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Hippocampus. 2000;10(5):610-6.

Alterations of hippocampal postsynaptic densities following transient ischemia.

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1
National Center for Microscopy and Imaging Research and Department of Neurosciences, University of California at San Diego, 92093-0608, USA. mmartone@ucsd.edu

Abstract

A transient interruption in cerebral blood flow can lead to delayed neuronal death in certain vulnerable cell populations several days after blood flow is restored. Among the most vulnerable cell populations in the forebrain are hippocampal CA1 pyramidal neurons, which die between 48-72 h after the ischemic insult. Neurons in the dentate gyrus and area CA3 are relatively resistant, and will recover from the same insult. Uncovering the factors that render some neuronal populations vulnerable to transient ischemia is key to understanding mechanisms leading to cell death and to developing therapeutic interventions. By applying selective staining and three-dimensional (3D) imaging with electron tomography, we uncovered dramatic structural modifications in postsynaptic densities in the postischemic brain. Postsynaptic densities in the postischemic brain appeared both thicker and less condensed than those from sham-operated controls. Although the class of synapse could not be determined with the methods used, most are likely to be glutamatergic synapses onto dendritic spines, because the majority of synapses in the region examined belong to this class. Further analysis using electron tomography to examine the 3D structure of postsynaptic densities revealed degenerative changes, as evidenced by an overall loosening of the normally compact structure. Synaptic modifications were particularly severe and persistent in hippocampal area CA1 compared to the dentate gyrus. These structural modifications correlate well with biochemical and physiological studies indicating that alterations in synaptic transmission occur in the postischemic brain. The combination of selective staining and 3D reconstruction provides a valuable tool for revealing aspects of synaptic morphology not apparent from standard electron microscopic evaluation.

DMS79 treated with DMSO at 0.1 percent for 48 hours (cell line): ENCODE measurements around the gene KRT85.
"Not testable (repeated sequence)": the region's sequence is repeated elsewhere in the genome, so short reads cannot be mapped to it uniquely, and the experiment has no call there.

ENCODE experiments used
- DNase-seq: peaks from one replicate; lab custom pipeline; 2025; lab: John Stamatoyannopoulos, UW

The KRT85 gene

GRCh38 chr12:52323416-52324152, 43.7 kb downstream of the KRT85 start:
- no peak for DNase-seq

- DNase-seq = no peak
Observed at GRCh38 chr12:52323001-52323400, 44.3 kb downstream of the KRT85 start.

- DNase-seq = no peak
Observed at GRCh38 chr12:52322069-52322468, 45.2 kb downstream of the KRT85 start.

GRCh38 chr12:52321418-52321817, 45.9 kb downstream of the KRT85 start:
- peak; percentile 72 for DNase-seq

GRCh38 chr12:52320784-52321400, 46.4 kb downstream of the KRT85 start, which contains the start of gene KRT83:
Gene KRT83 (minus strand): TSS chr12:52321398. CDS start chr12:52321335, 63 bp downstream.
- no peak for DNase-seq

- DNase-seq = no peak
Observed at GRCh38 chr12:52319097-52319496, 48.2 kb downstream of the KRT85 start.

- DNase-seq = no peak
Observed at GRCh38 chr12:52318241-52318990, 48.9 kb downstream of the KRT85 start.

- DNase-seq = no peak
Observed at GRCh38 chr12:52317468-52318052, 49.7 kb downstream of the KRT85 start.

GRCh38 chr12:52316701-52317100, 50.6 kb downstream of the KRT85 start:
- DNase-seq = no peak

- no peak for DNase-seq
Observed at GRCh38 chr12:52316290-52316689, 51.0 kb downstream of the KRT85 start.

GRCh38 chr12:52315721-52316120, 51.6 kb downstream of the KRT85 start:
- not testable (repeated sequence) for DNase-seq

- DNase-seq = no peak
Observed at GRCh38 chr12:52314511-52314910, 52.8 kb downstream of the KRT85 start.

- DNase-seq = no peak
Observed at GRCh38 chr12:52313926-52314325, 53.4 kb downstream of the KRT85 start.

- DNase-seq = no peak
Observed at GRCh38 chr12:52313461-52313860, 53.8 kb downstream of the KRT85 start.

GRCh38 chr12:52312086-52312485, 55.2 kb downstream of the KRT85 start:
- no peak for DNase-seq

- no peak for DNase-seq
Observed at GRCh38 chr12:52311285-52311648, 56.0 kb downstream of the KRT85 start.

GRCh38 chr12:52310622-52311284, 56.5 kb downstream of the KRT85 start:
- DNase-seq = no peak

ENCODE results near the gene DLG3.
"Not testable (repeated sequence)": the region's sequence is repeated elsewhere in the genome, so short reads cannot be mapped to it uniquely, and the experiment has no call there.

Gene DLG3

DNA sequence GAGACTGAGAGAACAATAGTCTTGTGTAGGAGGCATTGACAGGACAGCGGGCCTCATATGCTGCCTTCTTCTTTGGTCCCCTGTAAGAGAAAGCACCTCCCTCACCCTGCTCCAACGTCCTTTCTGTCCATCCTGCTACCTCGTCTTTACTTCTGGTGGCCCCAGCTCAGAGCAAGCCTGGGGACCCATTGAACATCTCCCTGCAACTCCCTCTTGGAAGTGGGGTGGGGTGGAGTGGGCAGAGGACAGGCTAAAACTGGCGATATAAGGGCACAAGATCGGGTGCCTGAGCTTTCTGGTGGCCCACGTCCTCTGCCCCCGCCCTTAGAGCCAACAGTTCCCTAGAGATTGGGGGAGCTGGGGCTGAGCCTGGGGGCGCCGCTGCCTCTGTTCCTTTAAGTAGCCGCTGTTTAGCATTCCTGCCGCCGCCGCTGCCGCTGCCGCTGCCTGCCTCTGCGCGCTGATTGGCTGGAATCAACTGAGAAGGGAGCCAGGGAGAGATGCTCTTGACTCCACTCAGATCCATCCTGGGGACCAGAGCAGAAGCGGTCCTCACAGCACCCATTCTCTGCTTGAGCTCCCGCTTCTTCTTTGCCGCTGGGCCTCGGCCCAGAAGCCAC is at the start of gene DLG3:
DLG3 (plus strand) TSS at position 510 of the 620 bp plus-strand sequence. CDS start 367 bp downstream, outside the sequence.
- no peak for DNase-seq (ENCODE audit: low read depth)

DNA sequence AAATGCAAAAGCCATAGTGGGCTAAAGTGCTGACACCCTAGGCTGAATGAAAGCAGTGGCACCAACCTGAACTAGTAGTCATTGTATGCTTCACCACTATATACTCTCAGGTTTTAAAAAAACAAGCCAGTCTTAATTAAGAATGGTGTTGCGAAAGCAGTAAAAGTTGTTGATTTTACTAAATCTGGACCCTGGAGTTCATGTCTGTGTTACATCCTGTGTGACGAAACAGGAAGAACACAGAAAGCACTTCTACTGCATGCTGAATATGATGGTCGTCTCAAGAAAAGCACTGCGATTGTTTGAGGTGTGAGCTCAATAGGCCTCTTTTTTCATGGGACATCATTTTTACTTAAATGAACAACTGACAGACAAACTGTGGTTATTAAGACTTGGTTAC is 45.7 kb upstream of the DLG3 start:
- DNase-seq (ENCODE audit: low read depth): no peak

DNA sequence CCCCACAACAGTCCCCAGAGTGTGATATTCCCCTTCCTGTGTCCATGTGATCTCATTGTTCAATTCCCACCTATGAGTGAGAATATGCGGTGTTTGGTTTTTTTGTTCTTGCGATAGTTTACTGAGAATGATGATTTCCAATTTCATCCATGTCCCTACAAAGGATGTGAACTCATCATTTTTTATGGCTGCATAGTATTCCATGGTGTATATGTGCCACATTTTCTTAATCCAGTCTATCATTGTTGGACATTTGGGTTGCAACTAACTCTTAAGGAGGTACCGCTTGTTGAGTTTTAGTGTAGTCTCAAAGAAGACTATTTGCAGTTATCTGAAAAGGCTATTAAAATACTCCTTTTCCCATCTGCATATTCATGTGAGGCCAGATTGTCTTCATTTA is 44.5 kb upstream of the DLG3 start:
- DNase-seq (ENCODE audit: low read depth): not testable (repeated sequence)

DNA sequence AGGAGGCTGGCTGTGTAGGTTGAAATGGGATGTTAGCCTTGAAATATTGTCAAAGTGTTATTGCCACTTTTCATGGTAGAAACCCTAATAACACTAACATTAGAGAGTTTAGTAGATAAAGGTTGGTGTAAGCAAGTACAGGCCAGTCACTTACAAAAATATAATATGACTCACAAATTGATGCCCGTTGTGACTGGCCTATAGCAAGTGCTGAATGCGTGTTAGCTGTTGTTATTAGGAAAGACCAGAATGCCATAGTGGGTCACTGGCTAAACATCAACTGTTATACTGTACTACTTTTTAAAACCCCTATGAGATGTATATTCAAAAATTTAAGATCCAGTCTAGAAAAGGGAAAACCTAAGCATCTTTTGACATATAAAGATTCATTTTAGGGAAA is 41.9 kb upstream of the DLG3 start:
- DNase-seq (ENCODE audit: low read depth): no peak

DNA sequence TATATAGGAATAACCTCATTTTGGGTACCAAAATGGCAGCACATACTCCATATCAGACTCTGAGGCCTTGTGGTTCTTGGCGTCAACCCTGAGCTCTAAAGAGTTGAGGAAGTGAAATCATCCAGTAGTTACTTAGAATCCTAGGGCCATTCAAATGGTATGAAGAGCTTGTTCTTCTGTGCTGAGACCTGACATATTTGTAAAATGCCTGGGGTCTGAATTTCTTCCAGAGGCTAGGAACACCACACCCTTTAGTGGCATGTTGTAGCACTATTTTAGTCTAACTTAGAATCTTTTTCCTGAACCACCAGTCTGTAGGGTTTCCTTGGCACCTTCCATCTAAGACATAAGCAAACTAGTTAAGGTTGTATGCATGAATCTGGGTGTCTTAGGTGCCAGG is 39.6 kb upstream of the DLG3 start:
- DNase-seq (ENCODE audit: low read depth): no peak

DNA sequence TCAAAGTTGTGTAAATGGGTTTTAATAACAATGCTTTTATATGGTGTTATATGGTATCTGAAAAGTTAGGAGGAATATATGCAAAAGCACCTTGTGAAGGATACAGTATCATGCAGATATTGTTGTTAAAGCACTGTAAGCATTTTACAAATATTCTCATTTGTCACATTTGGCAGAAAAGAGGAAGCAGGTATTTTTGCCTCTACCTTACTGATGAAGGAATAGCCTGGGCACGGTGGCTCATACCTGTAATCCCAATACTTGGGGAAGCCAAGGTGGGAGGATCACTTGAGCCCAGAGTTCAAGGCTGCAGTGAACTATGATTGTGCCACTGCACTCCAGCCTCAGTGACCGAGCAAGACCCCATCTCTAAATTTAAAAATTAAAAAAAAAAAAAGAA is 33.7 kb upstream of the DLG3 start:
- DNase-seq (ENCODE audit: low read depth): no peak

[Indexed for MEDLINE]

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